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5.4 Medical Emergency

Last Modified: 08-Aug-2022 Review Date: 01-Jun-2019

 ‭(Hidden)‬ Legislation

Purpose

​​To provide guidance to residential care workers dealing with potential medical emergencies.

Practice Requirements
  • All children in residential care must have an initial placement discussion on arrival. This should involve the district representative, residential care workers and child where appropriate to discuss potential medical issues and ambulance cover. 
  • At admission, the district must complete a Resident's Summary Sheet to inform the initial placement discussion. 
  • All residential care workers must receive up to date information about possible medical alerts for a child via the child's Residents Summary Sheet, the child's Residential Care Plan and specific safety planning if a child has a serious medical alert. 
  • All medical alerts must be identified clearly on the child's Resident's Summary Sheet and displayed in the office with a photo of the child that maintains the child's confidentiality. 
  • If a medical emergency has arisen for a child or staff member staff are to be kept informed via Critical Incident Summaries and handovers.
  • To support the provision of care for accidents or medical emergencies, Residential Care Workers are to maintain "Provide First Aid" accreditation in order to work shifts.   
  • All houses are to maintain an adequate workplace first aid kit that is stored in a designated office area. 
  • Residential care workers must respond quickly and professionally to provide the best care possible in the event of an accident or other medical emergency. 
  • All injuries sustained by children and staff, should be triaged and medical treatment received as appropriate to the seriousness and circumstances.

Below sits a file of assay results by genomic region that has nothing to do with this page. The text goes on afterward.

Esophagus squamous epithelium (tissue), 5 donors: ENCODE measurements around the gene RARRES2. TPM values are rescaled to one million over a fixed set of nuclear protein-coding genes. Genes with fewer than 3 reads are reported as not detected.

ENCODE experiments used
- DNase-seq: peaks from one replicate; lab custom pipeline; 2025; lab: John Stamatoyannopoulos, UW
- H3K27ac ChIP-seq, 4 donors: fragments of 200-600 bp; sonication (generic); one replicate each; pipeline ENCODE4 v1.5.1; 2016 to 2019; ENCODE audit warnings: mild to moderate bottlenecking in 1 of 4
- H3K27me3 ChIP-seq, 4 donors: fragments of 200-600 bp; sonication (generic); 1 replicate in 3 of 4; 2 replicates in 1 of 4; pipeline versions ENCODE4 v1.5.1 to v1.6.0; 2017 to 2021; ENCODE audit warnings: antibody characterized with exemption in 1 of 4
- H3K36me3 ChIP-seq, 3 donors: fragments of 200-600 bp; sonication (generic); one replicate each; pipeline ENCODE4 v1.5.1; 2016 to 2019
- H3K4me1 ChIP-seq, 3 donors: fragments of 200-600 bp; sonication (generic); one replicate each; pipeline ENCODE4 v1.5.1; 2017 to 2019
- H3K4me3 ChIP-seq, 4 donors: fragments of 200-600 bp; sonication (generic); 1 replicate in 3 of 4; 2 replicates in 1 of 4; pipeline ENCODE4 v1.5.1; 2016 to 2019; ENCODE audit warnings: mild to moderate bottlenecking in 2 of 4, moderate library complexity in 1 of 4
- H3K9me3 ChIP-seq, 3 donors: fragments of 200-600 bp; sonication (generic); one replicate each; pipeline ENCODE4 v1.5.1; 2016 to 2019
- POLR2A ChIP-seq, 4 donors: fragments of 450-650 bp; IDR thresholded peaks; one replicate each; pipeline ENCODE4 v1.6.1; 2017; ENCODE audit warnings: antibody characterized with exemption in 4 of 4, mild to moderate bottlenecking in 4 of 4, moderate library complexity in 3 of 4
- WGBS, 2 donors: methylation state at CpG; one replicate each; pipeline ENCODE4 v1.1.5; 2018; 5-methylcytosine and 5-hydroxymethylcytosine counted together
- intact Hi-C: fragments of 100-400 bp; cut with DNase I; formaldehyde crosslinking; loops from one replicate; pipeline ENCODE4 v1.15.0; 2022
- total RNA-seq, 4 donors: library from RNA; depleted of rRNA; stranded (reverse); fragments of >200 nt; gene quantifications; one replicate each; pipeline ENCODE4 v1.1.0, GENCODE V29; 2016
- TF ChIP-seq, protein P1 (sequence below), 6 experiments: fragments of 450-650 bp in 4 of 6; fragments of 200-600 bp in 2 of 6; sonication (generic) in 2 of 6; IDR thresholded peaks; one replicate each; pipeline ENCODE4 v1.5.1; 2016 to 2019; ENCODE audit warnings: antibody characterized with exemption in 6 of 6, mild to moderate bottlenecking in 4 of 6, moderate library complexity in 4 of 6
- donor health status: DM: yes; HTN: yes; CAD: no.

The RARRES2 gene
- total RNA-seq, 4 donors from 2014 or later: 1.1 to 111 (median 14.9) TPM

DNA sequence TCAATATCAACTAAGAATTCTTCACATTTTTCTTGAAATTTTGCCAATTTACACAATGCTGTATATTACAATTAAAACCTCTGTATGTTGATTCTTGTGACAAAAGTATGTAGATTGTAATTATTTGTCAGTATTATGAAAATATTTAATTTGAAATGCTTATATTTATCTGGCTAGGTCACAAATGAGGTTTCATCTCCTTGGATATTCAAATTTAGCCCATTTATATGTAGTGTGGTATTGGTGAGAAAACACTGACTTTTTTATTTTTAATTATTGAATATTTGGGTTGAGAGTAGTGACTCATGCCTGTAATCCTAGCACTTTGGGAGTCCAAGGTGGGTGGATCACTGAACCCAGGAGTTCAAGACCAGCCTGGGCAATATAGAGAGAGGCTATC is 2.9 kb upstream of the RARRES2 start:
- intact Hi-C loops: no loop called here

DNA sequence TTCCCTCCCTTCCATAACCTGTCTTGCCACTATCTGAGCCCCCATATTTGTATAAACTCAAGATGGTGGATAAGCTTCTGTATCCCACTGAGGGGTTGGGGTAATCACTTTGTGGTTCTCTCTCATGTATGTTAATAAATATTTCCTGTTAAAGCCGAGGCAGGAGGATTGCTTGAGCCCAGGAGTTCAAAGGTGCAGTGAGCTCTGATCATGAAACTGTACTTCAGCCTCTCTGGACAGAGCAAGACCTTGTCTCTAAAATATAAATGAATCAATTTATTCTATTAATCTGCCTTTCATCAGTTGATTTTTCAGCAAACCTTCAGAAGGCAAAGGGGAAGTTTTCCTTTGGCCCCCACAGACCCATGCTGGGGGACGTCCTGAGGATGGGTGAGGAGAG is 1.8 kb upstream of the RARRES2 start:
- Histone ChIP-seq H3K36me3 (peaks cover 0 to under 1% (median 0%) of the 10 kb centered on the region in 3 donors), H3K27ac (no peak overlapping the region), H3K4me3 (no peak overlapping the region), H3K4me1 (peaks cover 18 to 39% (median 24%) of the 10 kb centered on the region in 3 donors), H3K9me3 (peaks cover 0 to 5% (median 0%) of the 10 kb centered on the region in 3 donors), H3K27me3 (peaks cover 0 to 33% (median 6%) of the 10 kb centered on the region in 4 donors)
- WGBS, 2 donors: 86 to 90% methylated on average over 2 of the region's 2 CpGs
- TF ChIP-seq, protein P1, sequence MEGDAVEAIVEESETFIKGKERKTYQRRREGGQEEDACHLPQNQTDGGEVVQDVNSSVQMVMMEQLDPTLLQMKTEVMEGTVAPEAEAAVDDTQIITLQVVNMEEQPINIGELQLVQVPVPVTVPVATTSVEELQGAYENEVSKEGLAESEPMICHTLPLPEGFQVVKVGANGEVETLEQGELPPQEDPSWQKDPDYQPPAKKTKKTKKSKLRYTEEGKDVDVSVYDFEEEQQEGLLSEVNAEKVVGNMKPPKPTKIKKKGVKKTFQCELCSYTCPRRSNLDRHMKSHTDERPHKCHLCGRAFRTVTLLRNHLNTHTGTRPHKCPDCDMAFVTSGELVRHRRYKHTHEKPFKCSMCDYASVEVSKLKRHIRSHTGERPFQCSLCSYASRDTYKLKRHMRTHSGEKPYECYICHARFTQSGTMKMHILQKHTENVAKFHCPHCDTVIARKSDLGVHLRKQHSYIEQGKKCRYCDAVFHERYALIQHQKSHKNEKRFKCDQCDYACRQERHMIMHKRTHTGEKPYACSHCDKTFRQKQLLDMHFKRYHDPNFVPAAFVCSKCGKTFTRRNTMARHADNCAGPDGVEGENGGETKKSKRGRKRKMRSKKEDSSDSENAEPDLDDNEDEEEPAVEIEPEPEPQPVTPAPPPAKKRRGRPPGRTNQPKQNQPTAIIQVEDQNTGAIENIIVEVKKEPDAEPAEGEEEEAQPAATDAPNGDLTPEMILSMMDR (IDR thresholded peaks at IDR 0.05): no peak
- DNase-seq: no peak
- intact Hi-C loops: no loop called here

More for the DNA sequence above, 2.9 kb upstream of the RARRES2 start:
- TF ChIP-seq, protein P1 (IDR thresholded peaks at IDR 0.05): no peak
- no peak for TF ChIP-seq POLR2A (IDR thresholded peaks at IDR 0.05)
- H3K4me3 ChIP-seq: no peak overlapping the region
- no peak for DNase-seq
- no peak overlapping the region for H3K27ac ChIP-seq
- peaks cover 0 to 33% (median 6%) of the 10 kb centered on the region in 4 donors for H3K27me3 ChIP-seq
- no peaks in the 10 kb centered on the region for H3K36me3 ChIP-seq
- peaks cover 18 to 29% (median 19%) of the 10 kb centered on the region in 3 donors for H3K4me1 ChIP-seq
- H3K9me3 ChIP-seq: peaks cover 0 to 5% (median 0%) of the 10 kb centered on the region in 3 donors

• Special consideration is to be given to head injuries as if left untreated or poorly managed, they have the potential to have serious and life-threatening consequences.  Therefore, all injuries must be triaged and managed in a timely manner which may include immediate medical intervention. 
  • Workers should be trained and familiar with emergency processes.  This includes the activation of emergency protocols (including the use of duress alarm if required) when an incident/event dictates. 
  • Workers should be familiar with local emergency contact numbers and the location of the nearest hospital or emergency facility.
  • All actions taken must be recorded within appropriate time frames, and all relevant parties informed as soon as possible.
  • SolvSafety is the approved incident reporting system for staff.  All hazards, incidents and near misses should be reported at the earliest opportunity.
  • Medical emergency management procedures shall be regularly reviewed in consultation with workers, with the updated versions communicated to all.

Each house is to have a list of emergency phone numbers visible and available as a poster in the staff office including:

  • 000 Emergency 
  • Poisons Line - 131126
  • Health Direct - 24 hr advice 1800 022 222
  • Mental Health Emergency Response Line (MHERL) Metro: Perth - 1300  555 788; Peel - 1800 676 822
  • Rurallink country after hours mental health service - 1800 552 002
  • Perth Children's Hospital Switchboard - (08) 6456 2222
  • Fiona Stanley Hospital Switchboard - (08) 6152 2222


Procedures

  • Injuries to a child
  • If in doubt, call an ambulance
  • Ambulance
  • Anaesthetic Consent
  • Injuries to workers
  • Head Injuries (as per the Safety Alert in Related Resources)
  • Injuries to a child

    ​​If a child is injured, residential care workers should assess: 

      • the extent of the injury and the child's emotional reaction 
      • the need for assistance (for example, ambulance, doctor, MHERL,) and 
      • apply first aid.


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    If in doubt, call an ambulance

    All medical emergencies must be recorded in the Log Book, the child's case notes and a Critical Incident Summary completed and emailed as per 4.8 Critical Incidents.   Immediately notify the Manager (On-Call if after hours) if the injury is serious.